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Leaked documents shed light on concerning details of pipeline construction plans: 'The locals were very shocked'

Pipeline construction in the area could destroy heavily relied on fish stocks as well as increase coastal erosion.


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A thriving marine habitat filled with corals and fish may face risk of destruction as a major energy company seeks to extend a gas pipeline through the ecosystem. 

Leaked documents obtained by Greenpeace reveal how Canadian company TC Energy claimed their proposed construction site wouldn't harm existing marine life. 

What's happening? 

In December 2023, TC Energy — the company that owns the Keystone Pipelinesigned a contract to extend a natural gas pipeline through the Gulf of Mexico. The South Texas-Tuxpan gas pipeline currently runs from the United States/Mexico border in Texas all the way to Tuxpan, Veracruz, and has transported billions of cubic feet of gas daily since it opened in 2019. 

By expanding the underwater highway, TC Energy claimed the pipeline could increase its supply to other areas in the county. However, experts with Greenpeace found severe potential environmental risks associated with the construction, according to Grist.

Leaked documents obtained by the organization reveal a general area of where the pipeline would be extended. The documents allegedly claim that at the request of TC Energy, Mexico's Safety, Energy and Environment Agency reviewed the area to look for active ecosystems. The agency allegedly dropped a 50-meter rope and concluded there wasn't enough evidence of an ecosystem. 

Why is this important? 

In its own investigation of the proposed pipeline site, Greenpeace found proof of thriving marine life. 

Pablo Ramirez, a climate and energy campaigner with Greenpeace Mexico, told Grist that if these ecosystems are disrupted, it could leave grave impacts on the marine life and livelihood of tens of thousands of people in nearby communities. Ramirez said pipeline construction in the area could destroy heavily relied on fish stocks as well as increase coastal erosion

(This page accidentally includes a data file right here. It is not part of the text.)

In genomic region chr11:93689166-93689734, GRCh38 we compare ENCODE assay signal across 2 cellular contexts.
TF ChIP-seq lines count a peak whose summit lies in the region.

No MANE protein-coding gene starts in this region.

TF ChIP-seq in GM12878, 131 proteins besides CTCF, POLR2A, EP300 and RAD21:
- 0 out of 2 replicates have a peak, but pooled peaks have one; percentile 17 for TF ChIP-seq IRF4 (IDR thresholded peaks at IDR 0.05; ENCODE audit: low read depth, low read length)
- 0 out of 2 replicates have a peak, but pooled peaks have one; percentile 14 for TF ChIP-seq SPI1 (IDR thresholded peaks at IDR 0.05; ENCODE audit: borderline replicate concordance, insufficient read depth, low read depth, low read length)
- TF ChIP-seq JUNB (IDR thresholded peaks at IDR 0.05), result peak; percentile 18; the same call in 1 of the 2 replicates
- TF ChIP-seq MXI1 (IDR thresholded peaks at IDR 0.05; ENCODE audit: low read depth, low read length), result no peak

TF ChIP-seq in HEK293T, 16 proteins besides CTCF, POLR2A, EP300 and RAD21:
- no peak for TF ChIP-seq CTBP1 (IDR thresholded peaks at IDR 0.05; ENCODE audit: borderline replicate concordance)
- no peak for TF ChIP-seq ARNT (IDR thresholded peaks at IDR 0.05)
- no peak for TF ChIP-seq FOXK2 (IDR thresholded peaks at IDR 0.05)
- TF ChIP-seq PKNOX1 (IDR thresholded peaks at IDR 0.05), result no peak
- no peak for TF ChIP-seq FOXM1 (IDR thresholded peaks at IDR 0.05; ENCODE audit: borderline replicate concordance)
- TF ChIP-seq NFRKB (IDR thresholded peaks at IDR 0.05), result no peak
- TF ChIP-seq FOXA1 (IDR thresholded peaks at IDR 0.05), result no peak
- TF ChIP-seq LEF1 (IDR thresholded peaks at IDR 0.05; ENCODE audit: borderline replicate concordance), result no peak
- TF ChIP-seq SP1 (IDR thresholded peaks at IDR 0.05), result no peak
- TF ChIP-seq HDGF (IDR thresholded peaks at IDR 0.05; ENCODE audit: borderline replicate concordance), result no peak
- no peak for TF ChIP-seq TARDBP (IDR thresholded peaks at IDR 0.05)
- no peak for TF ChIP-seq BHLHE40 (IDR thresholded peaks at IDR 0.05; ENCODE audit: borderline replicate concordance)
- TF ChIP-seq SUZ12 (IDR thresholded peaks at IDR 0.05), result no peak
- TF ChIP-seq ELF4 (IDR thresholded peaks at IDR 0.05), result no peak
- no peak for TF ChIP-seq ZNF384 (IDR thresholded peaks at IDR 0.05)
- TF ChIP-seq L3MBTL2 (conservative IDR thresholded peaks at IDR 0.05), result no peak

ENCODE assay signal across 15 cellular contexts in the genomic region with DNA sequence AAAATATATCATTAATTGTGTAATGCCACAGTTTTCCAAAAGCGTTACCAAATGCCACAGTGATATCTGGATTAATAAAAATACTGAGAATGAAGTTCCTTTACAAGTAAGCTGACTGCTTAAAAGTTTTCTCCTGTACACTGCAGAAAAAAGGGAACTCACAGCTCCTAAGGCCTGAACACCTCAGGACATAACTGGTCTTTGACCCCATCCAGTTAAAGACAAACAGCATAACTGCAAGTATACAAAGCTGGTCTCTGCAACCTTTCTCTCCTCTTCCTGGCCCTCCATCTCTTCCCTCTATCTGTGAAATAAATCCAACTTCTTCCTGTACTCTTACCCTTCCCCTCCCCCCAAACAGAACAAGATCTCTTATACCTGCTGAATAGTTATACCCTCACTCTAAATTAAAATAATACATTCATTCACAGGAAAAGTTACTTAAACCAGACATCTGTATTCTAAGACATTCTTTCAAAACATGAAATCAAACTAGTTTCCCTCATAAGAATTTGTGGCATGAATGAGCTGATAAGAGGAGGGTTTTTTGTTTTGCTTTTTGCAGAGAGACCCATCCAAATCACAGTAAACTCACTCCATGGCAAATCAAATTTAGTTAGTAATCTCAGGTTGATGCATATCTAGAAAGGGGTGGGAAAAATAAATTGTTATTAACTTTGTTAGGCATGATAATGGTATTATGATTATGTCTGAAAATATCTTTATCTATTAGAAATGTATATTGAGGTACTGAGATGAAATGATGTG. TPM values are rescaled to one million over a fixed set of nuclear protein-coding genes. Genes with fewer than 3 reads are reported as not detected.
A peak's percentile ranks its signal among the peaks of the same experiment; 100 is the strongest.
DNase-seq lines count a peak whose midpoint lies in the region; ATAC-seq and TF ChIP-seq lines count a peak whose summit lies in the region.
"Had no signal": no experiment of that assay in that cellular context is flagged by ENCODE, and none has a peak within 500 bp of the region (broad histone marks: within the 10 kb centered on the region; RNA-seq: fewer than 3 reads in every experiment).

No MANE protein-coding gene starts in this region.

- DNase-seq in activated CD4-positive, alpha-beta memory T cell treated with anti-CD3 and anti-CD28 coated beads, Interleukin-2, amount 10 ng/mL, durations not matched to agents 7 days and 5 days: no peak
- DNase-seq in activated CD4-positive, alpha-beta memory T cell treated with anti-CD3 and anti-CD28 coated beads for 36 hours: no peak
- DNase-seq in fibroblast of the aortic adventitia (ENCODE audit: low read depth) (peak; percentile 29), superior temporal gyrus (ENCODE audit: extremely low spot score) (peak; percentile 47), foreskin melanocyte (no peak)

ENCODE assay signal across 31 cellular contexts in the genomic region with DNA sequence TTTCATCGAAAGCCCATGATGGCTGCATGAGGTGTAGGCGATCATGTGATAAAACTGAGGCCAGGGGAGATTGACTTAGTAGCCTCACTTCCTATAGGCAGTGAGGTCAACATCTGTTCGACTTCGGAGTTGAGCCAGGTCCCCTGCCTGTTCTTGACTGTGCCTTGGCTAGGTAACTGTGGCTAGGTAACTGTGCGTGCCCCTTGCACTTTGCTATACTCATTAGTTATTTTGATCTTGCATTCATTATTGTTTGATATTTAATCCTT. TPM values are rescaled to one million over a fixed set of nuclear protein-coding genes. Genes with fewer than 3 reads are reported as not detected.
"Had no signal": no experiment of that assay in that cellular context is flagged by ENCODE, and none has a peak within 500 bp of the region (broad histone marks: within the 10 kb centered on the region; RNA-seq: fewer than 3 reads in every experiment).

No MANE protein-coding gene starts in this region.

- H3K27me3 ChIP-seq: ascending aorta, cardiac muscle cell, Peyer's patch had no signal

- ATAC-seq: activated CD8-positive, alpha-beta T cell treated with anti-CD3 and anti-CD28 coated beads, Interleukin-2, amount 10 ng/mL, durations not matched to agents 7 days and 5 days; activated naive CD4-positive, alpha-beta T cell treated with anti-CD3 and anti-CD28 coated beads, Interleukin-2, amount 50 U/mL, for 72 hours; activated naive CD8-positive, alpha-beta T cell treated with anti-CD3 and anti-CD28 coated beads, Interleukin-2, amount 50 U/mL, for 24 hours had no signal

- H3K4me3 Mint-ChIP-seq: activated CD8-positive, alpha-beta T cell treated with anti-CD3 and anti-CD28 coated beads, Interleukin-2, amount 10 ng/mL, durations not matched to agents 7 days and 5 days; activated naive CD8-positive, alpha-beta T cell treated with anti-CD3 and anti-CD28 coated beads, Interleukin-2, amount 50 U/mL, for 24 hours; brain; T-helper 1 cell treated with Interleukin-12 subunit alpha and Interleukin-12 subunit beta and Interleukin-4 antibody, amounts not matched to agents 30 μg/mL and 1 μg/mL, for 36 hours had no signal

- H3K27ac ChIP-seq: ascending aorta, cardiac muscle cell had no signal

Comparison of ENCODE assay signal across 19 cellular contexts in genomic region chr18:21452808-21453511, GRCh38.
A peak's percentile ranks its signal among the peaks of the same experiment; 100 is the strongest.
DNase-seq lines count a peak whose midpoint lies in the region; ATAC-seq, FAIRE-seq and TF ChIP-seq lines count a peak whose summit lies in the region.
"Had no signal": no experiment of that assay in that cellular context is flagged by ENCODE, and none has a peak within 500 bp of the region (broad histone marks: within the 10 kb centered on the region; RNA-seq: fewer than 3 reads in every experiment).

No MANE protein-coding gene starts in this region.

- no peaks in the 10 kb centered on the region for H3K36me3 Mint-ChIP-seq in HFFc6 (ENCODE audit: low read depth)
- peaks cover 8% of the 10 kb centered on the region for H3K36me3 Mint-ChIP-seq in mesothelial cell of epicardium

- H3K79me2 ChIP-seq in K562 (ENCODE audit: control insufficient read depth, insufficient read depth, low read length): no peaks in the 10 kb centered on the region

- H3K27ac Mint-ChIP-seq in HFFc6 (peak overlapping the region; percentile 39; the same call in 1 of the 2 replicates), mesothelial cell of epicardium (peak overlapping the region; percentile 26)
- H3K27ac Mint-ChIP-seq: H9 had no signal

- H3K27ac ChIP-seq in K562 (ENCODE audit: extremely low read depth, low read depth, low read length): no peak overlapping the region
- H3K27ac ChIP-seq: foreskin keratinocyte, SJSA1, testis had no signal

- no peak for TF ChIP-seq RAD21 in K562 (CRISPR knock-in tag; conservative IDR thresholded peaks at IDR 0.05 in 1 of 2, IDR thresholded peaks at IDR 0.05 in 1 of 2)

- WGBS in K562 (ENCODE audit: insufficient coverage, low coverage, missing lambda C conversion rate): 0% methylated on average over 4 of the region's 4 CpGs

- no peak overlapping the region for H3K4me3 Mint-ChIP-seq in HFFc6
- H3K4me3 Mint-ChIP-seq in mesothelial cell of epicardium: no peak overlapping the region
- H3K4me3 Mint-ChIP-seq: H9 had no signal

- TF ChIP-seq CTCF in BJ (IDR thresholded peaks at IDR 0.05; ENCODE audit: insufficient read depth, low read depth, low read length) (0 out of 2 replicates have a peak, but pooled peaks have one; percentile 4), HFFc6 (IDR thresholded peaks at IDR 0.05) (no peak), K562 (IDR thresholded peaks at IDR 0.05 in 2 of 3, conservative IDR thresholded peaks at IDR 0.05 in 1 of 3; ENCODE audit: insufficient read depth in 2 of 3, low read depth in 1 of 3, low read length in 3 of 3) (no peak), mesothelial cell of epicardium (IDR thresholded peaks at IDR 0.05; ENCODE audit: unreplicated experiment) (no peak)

At the same time, TC Energy said the pipeline project was "designed with sustainability in mind." 

"We believe in evidence and science-based decision making," the company told Grist. "This marine project route is one of the most studied routes ever undertaken."

This is clear evidence of greenwashing, as many residents in the region remain unaware of the actual risks from additional construction.

"The companies talk to local communities about all of the so-called benefits, but when we went to the communities afterward and presented that the projects are to transport methane, which can be explosive, the locals were very shocked," Ramirez said.

What's being done about this impact on marine life? 

Greenpeace is taking the lead on efforts to halt the construction of the pipeline extension. The organization is looking to delay the construction through litigation and advocacy campaigns and has been informing Veracruz residents of the actual risks the pipeline would bring. 

So far, Greenpeace has said many in the community are interested in their efforts to stop the construction and protect the flourishing marine life. 

"There is a lot of violence and repression for this kind of resistance," Ramirez added, discussing concerns locals have about protesting the pipeline. "So we're still trying to figure out the best way to do it, and how Greenpeace can assume the risk."

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